There’s a short little poem by Gelett Burgess titled “The Purple Cow” that I dearly love.

I never saw a Purple Cow,
I never hope to see one;
But I can tell you, anyhow,
I’d rather see than be one.

The full title is “The Purple Cow: Reflections on a Mythic Beast Who’s Quite Remarkable, at Least.” Most people leave off the second line of the title.

Pity too because that’s where the essence of Burgess’ poem lies. A purple cow stands out, a Mythic Beast Who’s Quite Remarkable. Most people don’t want to be Purple Cows. Conformity is comfortable.

The poem appeared in the first edition of his humorous little magazine The Lark in 1895. It’s fun. It’s silly and that was Burgess’ trademark.

I’ve quoted the words a gazillion times myself. As did United States President Harry S. Truman when asked if he’d ever seen a UFO. He substituted UFO for the purple cow.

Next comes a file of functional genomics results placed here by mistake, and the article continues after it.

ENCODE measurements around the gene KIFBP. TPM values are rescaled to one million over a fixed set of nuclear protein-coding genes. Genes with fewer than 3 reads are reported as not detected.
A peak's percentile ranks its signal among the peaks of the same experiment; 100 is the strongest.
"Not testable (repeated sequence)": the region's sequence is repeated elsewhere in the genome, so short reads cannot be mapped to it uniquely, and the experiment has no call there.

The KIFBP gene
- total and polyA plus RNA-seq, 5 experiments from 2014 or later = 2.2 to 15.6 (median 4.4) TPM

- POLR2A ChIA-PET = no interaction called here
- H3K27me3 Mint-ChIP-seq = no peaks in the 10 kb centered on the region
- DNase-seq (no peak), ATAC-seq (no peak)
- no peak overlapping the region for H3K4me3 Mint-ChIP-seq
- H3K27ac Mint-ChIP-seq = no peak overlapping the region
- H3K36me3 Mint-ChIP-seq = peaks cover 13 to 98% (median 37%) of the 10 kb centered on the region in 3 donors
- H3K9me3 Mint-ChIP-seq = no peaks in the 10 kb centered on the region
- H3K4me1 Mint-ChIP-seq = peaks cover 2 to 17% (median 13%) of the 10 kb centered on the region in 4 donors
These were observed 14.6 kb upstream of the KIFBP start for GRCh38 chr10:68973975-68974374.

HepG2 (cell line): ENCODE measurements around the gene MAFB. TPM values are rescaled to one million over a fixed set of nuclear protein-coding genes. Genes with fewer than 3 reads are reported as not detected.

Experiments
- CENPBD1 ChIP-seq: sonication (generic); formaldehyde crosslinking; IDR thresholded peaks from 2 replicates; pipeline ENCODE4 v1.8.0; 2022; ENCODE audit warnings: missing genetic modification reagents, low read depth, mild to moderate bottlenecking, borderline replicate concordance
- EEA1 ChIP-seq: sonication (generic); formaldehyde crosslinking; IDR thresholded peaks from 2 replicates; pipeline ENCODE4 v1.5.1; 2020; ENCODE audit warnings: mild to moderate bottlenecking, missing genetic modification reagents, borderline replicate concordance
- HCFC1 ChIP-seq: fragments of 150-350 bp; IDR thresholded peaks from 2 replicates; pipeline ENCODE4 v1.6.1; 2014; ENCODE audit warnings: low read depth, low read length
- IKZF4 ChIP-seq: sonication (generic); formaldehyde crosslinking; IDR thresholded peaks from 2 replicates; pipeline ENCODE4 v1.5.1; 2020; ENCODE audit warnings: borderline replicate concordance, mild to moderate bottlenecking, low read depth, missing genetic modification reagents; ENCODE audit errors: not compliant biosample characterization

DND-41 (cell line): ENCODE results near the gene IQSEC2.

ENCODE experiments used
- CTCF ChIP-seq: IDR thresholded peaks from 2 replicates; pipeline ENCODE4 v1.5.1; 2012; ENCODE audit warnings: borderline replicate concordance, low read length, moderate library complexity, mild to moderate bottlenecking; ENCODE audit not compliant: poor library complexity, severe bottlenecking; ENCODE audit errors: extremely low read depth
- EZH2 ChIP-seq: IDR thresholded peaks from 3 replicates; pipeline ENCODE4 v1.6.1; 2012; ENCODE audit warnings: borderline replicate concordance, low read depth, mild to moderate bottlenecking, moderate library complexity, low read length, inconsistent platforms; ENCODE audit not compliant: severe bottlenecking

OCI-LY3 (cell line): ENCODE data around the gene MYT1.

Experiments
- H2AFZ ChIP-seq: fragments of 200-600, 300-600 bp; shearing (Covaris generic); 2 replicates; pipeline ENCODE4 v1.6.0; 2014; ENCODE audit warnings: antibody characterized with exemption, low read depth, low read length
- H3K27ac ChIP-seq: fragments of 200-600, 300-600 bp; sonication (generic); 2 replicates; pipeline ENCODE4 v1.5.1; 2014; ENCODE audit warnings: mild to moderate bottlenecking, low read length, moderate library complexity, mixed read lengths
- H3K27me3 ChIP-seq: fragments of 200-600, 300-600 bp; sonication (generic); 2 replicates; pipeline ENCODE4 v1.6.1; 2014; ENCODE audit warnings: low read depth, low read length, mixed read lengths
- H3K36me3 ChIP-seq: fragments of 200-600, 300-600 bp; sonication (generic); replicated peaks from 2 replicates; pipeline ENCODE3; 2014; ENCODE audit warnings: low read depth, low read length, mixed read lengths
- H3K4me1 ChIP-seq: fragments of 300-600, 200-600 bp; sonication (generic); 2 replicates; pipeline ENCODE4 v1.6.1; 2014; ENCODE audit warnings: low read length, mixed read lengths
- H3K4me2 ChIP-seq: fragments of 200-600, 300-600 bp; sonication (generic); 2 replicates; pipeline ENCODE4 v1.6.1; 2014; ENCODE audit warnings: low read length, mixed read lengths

But Burgess tired of the poem’s popularity and pinned this rebuttal, which he published in The Lark three years later.

Ah, yes, I wrote the “Purple Cow”—
I’m Sorry, now, I wrote it;
But I can tell you Anyhow
I’ll Kill you if you Quote it!

Maybe Burgess didn’t personally want to be considered remarkable. In reality, he was. Some say his works inspired Dr. Seuss.

The Gelett Burgess Center for creative expression, organized to honor his creativity, gives The Gelett Burgess Children’s Book Awards yearly. It’s not the Caldecott, but still a prestigious honor for a children’s book.

Burgess also coined the word blurb in 1907. He introduced the term on the cover copy of his book, Are You a Bromide? using a quote from Miss Belinda Blurb.

His definition is “a flamboyant advertisement; an inspired testimonial.” I’m not sure such a blurb on a book in our 21st century would be as well received.What do you think?